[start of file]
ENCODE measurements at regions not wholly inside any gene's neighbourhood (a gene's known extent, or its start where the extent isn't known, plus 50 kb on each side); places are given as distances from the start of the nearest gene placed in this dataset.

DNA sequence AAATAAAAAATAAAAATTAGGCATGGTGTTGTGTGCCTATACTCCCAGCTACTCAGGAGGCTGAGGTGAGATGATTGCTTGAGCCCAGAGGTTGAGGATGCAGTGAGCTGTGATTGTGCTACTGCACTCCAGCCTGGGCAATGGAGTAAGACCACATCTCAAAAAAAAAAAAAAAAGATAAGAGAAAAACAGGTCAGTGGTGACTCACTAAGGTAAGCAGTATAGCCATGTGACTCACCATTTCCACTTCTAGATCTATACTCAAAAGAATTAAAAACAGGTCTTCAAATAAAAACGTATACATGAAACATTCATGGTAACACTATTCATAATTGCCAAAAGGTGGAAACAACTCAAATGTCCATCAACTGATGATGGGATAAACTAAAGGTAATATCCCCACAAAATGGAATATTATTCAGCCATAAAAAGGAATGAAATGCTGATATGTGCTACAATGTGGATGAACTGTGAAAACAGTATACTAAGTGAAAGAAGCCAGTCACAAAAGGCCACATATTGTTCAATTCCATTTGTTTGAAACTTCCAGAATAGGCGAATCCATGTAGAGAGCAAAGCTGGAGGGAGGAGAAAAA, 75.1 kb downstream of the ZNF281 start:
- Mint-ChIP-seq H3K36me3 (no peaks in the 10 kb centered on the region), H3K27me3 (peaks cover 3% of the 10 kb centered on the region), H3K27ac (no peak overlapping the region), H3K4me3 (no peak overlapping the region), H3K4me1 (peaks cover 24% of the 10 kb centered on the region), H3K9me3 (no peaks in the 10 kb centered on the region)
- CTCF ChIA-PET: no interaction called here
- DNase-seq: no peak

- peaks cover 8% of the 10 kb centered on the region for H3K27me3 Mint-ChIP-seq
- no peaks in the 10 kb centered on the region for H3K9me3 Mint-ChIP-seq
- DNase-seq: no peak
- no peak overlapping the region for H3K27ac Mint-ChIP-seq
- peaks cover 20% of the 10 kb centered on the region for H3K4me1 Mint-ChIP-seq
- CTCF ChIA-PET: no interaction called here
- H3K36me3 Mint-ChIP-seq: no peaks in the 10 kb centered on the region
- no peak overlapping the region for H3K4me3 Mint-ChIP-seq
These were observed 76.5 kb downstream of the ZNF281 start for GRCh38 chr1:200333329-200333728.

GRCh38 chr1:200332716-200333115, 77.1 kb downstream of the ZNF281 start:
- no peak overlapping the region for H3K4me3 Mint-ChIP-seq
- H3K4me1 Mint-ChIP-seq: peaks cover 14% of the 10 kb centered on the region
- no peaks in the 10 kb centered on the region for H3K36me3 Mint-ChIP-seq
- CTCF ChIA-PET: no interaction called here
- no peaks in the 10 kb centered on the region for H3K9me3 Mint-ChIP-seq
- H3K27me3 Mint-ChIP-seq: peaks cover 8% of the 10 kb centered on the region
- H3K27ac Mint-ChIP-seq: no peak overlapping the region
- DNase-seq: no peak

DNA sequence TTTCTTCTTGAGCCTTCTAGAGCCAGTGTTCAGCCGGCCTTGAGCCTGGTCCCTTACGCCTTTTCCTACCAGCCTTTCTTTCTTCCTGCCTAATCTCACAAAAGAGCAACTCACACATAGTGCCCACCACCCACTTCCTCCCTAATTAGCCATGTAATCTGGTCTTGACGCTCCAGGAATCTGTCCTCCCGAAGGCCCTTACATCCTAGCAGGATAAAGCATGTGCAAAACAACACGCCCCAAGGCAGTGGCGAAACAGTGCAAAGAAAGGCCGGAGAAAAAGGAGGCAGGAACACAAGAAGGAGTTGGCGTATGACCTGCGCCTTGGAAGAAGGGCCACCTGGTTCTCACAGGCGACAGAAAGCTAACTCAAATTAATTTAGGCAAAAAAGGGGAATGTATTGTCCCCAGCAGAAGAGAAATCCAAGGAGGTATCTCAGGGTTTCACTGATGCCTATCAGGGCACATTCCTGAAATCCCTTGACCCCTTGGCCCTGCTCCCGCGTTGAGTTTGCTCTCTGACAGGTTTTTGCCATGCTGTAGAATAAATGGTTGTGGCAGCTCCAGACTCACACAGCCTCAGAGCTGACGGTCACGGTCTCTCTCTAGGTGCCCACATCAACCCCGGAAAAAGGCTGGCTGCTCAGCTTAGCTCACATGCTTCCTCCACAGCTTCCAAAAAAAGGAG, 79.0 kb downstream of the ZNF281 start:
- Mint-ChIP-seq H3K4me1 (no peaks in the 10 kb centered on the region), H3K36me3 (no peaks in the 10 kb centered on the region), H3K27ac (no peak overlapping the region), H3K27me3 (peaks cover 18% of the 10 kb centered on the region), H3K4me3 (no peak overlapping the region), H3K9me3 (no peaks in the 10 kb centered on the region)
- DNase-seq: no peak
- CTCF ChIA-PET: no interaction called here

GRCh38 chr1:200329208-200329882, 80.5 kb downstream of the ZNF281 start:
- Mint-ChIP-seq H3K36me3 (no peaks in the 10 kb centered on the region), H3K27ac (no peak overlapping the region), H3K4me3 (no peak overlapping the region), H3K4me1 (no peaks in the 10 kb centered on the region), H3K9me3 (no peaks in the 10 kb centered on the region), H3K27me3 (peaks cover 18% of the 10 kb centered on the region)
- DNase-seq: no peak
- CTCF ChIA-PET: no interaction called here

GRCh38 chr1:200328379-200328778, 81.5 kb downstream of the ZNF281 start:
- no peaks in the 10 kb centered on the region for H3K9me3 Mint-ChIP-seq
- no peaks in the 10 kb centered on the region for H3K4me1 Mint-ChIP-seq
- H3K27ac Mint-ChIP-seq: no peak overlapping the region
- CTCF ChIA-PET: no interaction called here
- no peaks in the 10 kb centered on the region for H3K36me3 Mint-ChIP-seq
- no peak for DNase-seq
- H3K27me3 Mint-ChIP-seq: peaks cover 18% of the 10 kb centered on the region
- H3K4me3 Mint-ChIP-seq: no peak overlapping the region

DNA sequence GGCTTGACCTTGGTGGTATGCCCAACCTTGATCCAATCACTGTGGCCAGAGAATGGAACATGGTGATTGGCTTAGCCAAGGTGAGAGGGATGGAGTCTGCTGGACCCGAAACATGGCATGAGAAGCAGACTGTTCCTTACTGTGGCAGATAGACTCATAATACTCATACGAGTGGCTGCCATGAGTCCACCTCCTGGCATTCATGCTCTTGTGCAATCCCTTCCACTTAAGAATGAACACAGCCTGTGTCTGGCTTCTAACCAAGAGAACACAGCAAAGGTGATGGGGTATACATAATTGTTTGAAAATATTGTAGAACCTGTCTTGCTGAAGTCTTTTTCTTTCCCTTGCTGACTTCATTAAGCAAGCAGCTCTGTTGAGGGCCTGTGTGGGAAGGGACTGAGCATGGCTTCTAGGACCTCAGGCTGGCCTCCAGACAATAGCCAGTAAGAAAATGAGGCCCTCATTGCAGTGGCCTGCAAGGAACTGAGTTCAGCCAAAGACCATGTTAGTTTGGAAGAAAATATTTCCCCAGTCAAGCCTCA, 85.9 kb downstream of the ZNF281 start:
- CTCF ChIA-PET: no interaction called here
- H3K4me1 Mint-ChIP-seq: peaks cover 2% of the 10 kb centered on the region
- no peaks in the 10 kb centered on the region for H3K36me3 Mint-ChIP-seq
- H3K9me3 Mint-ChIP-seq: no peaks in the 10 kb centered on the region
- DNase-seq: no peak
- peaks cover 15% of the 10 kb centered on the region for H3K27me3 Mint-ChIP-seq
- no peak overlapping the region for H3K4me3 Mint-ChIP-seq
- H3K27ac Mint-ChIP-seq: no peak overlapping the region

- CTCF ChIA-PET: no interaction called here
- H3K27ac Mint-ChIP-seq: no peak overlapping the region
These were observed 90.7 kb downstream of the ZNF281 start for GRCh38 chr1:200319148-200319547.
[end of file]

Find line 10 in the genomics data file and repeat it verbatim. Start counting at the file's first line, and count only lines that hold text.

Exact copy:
- peaks cover 20% of the 10 kb centered on the region for H3K4me1 Mint-ChIP-seq